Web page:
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Member

Unbelievable how many Hungarian diplomats and journalist had to gather around Szijjarto to report back to Hungary on very much nothing. I guess there will be more and more Fidesz politicians will be taking off to the USA, so we can see that they were not the ones banned.

As far as Cyprus goes, I think it is a great idea to open all of these payroll outlets for Fidesz’ friends. Slowly all Fidesz supporters will be in some remote country teaching the csardas, and if we are lucky they will stay right there.

Csaba K. Zoltani
Guest

The BP-W controversy is truly a Danse Macabre marked by dishonesty. Claiming that some are corrupt and punishing them for alleged misdeeds without revealing what these misdeeds are constitutes dishonest bullying. On the other hand, feigning lack of awareness about corrupt business practices widely discussed for some time is just as knavish. With proper leadership on both sides, this matter could be, and should be, cleared up promptly.

tappanch
Guest

Do you think the leaders in the Hungarian IRS acted alone?

Do you think that Orban is so inept that he does not know how much money ‘partner’ companies paid into Fidesz and fidesznik accounts, directly or indirectly?

Is it at least 50x 2 billion = 100 billion?

Isn’t it the mafioso dictatorial government that is dishonest?

tappanch
Guest

Employment in organizations employing at least 5 people
2014 August vs 2013 August

Budgetary institutions w/o fostered workers 696.6 [674.8], +3.2%
Enterprises + Non-profits w/o fostered workers 1963.3 [1904.1], +3.1%

Fostered workers in budgetary institutions 171.5 [130.8], +31.1%
Fostered workers in Enterprises + Non-profits 23.4 [16.2], +44.4%

Member

Csaba K. Zoltani
October 21, 2014 at 7:57 pm
“The BP-W controversy is truly a Danse Macabre marked by dishonesty. Claiming that some are corrupt and punishing them for alleged misdeeds without revealing what these misdeeds are constitutes dishonest bullying.”

I know in Hungary privacy means noting but in the USA they take it seriously. If they reveal those names, the next thing you know some of those bubbleheads will take the USA to court. By the way the USA is an independent country and if they do blot want to let anyone in because they do not like that they slurp their water to loud, it is their business. Do not forget that it was not the USA who leaked the document, but the Hungarian government.
Also for the Hungarian government it would be very easy to figure out who are involved, but they even refuse investigate their own men who spends five time the amount of money he officially earns. Wonder why?

tappanch
Guest

Remark:
The employment numbers include a secretive number of Hungarians who were actually employed abroad.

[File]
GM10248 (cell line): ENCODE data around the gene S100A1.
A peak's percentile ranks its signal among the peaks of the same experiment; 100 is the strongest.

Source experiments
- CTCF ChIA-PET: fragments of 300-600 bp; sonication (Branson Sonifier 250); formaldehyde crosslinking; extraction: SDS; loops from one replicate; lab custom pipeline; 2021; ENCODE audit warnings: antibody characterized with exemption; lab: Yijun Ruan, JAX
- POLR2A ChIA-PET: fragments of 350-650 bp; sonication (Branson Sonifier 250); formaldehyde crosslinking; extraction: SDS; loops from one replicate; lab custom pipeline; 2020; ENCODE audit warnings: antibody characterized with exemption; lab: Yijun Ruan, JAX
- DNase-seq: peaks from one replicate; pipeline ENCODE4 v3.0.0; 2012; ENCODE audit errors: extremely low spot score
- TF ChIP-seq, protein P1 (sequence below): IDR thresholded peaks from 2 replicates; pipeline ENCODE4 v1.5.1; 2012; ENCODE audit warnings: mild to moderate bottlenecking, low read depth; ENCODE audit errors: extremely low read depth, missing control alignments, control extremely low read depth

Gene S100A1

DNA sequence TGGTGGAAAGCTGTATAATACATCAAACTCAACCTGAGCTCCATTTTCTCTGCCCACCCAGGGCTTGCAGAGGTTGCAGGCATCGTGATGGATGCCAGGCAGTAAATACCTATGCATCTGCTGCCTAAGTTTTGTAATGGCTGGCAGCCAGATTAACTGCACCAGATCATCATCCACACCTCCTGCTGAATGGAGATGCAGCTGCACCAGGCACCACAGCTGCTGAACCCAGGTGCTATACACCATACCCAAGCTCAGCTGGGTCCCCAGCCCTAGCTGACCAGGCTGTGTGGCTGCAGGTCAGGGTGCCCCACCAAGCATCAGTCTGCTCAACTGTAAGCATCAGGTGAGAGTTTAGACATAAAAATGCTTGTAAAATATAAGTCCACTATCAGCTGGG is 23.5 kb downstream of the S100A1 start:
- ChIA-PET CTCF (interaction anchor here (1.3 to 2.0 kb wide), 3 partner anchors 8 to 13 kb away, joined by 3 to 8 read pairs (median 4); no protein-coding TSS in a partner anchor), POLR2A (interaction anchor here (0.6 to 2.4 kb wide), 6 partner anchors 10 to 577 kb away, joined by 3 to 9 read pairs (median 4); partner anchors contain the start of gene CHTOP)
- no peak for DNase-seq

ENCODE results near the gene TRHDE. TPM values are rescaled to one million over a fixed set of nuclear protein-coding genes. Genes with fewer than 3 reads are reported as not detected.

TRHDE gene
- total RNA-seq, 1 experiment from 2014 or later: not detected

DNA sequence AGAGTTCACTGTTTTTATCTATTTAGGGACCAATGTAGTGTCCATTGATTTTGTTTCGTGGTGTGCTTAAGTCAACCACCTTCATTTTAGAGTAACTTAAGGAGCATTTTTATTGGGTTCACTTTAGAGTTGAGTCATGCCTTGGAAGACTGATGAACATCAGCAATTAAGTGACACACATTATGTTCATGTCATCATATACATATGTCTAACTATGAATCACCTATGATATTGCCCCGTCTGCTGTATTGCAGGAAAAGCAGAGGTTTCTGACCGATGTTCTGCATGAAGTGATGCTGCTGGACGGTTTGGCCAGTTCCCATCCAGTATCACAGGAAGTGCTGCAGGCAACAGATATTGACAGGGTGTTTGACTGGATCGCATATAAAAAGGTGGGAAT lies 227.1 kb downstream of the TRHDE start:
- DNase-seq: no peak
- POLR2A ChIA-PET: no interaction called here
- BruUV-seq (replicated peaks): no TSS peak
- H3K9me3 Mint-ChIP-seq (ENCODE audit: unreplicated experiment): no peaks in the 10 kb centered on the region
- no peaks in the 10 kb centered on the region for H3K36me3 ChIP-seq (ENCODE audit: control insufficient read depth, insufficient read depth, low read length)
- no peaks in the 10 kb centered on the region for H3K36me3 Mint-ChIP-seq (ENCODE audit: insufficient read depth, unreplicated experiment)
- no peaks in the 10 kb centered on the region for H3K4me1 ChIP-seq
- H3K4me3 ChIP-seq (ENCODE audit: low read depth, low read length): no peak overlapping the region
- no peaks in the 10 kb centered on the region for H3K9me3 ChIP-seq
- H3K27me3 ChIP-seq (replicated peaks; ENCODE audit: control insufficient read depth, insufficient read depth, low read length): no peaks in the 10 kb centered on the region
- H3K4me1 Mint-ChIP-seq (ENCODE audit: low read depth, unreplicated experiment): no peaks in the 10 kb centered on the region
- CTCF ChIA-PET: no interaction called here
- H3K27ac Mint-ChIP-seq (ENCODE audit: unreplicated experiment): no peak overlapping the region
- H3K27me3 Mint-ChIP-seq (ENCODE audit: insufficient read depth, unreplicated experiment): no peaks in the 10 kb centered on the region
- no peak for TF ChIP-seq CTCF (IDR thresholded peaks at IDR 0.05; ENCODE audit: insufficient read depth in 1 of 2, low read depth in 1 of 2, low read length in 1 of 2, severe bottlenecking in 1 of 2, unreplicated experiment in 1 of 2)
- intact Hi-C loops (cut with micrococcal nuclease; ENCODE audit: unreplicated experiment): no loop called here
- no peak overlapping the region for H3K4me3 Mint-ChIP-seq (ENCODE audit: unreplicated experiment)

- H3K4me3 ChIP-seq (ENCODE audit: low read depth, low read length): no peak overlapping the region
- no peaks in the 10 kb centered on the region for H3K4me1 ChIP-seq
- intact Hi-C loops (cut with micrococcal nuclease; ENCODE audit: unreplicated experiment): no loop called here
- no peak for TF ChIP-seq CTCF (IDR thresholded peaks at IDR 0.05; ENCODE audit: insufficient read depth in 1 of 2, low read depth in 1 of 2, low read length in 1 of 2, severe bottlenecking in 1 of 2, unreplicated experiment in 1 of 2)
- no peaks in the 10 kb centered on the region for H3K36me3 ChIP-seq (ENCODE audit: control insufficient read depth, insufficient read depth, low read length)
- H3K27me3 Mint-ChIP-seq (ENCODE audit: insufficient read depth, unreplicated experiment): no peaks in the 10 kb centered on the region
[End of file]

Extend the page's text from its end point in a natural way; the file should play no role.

Member

Csaba, I, a US taxpayer, applaud when my government gives the boot to corrupt foreign officials, who tried to fleece American companies. I am actually proud of it. Proud, as I was, when the marines plucked out Noriega from his posh presidential palace.

gdfxx
Guest

I guess we can expect to see Orban’s next trip to be to North Korea. That’s where Ceausescu learned how the real cult of personality looks like and then applied it at home. And Orban keeps taking very similar steps to those of the deceased Romanian dictator.

András
Guest
I’m completely outraged. I’m a university student from Hungary, who happens to have an American girlfriend. With the Orbán government’s anti-Western policies, will I be soon branded as a “suspicious element”, for having close ties with “the enemy”? Better yet, will relations between the United States and Hungary deteriorate to the point where it will be extremely difficult for us to visit each other in our respective countries? I suppose I should jump ship while I can, joining the hundreds of thousands of others who are lucky enough to be already abroad. I have just one thing to say to Mr. Orbán: How dare you accuse the liberals or anyone else of turning against Hungary, when it’s quite clear that it’s you and your government of criminals that have turned against this country, its people, and every principle of Western civilization?! In these dark times, I find Abraham Lincoln’s words painfully accurate: “America will never be destroyed from the outside. If we falter and lose our freedoms, it will be because we destroyed ourselves.” In other news, possibly as a diversion from the corruption issue, and also probably a ‘social experiment’, the Hungarian government announced that it wishes to impose… Read more »